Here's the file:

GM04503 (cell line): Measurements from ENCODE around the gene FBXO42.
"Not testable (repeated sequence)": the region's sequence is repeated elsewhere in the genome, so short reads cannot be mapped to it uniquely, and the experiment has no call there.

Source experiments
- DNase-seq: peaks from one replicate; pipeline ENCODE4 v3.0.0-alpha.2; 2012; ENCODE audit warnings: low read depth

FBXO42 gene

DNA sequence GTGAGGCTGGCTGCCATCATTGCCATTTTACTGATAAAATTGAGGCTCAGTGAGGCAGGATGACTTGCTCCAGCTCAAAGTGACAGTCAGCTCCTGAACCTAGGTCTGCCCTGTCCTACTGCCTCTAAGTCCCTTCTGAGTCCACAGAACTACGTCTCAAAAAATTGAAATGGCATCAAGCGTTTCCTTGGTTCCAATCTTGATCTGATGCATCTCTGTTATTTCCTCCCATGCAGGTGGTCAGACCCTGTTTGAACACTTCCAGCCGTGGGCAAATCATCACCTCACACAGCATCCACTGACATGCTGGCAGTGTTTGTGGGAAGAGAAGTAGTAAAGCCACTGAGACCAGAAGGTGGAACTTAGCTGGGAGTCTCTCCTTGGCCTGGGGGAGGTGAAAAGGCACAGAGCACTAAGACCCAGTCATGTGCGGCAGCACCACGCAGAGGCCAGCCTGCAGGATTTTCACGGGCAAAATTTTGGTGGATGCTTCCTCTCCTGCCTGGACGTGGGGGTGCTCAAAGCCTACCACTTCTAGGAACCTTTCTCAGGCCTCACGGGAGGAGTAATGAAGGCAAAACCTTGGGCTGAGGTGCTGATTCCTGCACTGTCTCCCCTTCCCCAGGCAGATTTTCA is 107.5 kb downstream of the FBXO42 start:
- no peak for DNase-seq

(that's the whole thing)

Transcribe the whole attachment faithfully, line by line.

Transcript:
GM04503 (cell line): Measurements from ENCODE around the gene FBXO42.
"Not testable (repeated sequence)": the region's sequence is repeated elsewhere in the genome, so short reads cannot be mapped to it uniquely, and the experiment has no call there.

Source experiments
- DNase-seq: peaks from one replicate; pipeline ENCODE4 v3.0.0-alpha.2; 2012; ENCODE audit warnings: low read depth

FBXO42 gene

DNA sequence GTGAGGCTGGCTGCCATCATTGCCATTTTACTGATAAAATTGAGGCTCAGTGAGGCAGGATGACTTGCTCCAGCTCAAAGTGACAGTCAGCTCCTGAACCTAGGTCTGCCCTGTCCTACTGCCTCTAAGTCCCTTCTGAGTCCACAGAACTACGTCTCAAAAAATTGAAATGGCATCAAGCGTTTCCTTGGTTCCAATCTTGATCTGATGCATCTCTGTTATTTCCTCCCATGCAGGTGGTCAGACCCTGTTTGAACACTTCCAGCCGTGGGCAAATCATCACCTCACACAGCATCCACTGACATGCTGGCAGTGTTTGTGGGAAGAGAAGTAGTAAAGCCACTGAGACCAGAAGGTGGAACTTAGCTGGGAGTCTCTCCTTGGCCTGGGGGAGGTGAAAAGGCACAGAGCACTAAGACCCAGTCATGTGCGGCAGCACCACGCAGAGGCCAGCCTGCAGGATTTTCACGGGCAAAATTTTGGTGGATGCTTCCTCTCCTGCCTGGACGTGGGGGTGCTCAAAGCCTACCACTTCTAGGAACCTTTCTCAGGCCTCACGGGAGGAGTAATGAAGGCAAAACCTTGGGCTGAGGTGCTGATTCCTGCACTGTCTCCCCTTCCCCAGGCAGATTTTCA is 107.5 kb downstream of the FBXO42 start:
- no peak for DNase-seq